Or is this the story? They live with an invalid uncle who flirts with senility, saying at one point, “My niece Mary Katherine has been a long time dead. . . . [She] died in an orphanage, of neglect, during her sister’s trial for murder.” And one may think of other Shirley Jackson characters: Jannie in Life among the Savages, the child who adopts a bewildering variety of names and moves among them comfortably, shifting the blame for her mischief to whichever one she is not currently inhabiting; the conceivably schizophrenic Natalie in Hangsaman; Elizabeth in The Bird’s Nest, as she wrestles with her multiple personalities.

So it’s possible that this isn’t the story of two young women living in an old house but of one young woman living in an old house. She was originally blamed for the murders because she committed them. She handles the pain of that by splitting off the uncontrollable, stream-battling, world-ruining part of herself and naming it after the little sister she killed.

Is cousin Charles a fantasy too then, the embodiment of an intruding past and an intruding world? Or is he real—his rough treatment of “Mary Katherine” a rough treatment of Constance simply transposed onto the imaginary sister and managed that way? The scene in which the strangers from the village come to see the fire and end up participating in it orgiastically suggests a certain flair for persecution fantasy, so Charles should be a finger exercise for her. But all too real in his petty acquisitiveness, Charles could just as well be the mote of reality that gets in the mind’s eye of the imaginative girl and triggers a conflagration.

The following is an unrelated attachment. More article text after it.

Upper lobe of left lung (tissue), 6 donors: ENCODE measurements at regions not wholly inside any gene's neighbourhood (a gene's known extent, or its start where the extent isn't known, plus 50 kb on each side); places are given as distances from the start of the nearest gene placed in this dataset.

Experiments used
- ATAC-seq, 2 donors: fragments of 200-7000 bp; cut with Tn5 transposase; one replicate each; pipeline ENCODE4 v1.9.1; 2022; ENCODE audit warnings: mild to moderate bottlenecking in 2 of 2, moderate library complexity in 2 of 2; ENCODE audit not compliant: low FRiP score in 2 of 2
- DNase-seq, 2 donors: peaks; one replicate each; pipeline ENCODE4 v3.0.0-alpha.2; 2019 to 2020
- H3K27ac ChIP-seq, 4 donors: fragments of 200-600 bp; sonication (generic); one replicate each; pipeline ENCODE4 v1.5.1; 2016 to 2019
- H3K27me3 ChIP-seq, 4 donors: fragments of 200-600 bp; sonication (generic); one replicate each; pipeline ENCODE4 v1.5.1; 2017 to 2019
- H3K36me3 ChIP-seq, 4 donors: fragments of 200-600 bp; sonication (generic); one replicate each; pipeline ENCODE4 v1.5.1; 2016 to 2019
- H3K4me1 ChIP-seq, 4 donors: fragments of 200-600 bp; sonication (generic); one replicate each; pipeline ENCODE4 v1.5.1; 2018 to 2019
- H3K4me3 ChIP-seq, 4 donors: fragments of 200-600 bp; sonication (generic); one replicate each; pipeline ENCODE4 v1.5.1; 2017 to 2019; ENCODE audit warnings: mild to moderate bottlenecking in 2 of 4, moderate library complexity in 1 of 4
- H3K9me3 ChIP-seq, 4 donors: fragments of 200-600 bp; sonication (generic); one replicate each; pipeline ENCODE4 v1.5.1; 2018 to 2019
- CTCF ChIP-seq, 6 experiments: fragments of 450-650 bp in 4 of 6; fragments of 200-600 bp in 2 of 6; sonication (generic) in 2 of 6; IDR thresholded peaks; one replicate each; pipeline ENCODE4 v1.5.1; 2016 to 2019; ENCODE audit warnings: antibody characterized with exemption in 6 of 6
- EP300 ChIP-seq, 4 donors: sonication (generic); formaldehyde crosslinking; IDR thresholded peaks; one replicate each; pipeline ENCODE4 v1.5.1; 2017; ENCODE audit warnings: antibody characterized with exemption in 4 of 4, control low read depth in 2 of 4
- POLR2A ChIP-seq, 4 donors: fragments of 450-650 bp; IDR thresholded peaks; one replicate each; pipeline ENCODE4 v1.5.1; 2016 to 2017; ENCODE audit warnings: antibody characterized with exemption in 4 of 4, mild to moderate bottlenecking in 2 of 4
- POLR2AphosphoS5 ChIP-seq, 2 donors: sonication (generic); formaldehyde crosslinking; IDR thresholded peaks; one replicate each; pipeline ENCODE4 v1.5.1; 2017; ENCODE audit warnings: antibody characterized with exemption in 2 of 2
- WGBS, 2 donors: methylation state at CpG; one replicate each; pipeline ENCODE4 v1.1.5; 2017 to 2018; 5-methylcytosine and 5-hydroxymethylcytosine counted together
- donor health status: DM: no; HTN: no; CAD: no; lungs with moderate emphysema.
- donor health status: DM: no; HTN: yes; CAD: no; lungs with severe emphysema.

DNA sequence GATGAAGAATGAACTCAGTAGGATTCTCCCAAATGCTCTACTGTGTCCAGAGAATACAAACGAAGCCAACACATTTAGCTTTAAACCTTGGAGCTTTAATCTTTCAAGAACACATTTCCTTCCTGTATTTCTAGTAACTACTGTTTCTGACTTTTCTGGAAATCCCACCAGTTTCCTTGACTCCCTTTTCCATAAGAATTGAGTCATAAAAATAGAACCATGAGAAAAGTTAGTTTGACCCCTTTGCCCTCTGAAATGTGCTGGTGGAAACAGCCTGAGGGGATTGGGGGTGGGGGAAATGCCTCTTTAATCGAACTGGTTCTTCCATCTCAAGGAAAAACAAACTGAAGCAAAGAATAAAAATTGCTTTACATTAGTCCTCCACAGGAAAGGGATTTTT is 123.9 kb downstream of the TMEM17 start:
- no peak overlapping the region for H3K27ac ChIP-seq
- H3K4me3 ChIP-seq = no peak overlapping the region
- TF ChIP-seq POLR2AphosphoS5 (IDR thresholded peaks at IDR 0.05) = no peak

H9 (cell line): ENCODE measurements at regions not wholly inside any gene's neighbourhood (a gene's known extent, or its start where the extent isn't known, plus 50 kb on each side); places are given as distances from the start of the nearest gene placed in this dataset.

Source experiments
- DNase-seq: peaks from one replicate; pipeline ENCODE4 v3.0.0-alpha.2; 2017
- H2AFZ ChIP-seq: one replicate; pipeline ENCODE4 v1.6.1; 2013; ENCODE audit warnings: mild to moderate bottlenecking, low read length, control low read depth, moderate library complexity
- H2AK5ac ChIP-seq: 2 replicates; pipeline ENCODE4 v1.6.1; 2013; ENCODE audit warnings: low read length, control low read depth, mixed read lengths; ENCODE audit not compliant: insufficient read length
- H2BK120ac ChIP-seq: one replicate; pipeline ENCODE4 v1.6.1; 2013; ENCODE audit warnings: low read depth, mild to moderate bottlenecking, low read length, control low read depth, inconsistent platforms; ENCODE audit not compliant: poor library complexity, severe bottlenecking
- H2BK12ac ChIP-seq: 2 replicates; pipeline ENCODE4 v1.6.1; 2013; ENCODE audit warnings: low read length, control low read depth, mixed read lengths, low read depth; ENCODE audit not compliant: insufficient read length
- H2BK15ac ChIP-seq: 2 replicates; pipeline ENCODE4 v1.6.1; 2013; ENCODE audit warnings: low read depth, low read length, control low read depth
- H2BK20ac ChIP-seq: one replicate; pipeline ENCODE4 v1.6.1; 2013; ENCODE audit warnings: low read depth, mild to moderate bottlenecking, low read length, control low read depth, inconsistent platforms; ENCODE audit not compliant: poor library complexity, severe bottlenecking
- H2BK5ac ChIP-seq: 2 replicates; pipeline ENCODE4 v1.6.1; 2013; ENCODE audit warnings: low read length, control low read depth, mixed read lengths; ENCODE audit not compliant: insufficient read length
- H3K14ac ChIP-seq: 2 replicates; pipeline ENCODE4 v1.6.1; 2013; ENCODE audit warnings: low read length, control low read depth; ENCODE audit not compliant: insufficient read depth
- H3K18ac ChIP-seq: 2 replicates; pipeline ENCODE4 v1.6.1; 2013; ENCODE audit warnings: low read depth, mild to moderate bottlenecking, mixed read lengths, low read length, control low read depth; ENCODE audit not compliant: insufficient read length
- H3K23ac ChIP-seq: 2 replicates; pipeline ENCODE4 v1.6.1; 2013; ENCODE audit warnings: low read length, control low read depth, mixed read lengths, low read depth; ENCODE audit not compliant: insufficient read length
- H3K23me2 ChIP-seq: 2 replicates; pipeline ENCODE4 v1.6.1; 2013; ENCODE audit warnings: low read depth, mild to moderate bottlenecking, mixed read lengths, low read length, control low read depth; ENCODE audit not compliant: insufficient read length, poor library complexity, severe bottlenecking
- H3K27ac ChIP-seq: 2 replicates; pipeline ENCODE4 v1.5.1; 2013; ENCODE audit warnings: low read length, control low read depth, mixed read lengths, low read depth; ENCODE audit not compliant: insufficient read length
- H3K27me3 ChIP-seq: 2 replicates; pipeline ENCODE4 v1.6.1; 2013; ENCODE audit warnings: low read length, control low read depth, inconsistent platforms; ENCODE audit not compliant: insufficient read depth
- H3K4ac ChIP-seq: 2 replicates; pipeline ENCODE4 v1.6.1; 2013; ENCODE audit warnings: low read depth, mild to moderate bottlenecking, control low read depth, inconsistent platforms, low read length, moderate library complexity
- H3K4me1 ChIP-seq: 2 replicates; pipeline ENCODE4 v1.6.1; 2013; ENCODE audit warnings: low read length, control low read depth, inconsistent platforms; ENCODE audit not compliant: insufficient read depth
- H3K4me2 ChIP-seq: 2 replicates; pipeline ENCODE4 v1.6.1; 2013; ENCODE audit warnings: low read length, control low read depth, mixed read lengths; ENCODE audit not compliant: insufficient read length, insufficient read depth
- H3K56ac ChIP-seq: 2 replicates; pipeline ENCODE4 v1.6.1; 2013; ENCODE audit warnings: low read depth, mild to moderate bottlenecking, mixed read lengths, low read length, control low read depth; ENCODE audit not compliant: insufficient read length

Of course, none of this is the actual story. The actual story is that of a house, the huge, ramshackle house that everyone knows from childhood with the haunted-house legends attached to it. By the end of the book, though Mary Katherine and Constance seem not to have aged, the vines have grown up so that evidence of the fire is erased. There was no fire. There were no murders and no sisters. There is just a scary house that needs explaining. This isn’t on the surface a ghost story, but all stories are ghost stories in a way, all fictional characters ghosts of a kind. That’s the sense in which they have always lived in that castle, out of time or in the parallel stream of story.

How many of them are there in the castle,
That scattered family or just a girl
Living there with her personalities?
Or do such odd inhabitants exist
More in the minds of us, the villagers,
Who need these bogeymen, these bogey-girls
To fill the haunted houses of our towns?

Remember “Mary Katherine has been
A long time dead,” words dropped by one who flits
Around the edges of his own decline.
This tense—what does it mean to have been dead
Unless now dead no more; that is, a ghost?
Ghost in the way that every story is.

Jack Granath is a librarian in Kansas. 

How To Protect Your Home

This selection is paired with Chapter 1 of We Have Always Lived in the Castle by Shirley Jackson. Get NonBinary Review #15 at Zoetic Press. 

“There had not been this many words sounded in our house for a long time, and it was going to take a while to clean them out” – Shirley Jackson

It’s no longer enough to nail father’s gold watch chain to a tree
To bury coins and blue marbles in the creek bed
Baby teeth planted only dragons know where

No    the Words must now change daily     No Repeats
Must never be spoken aloud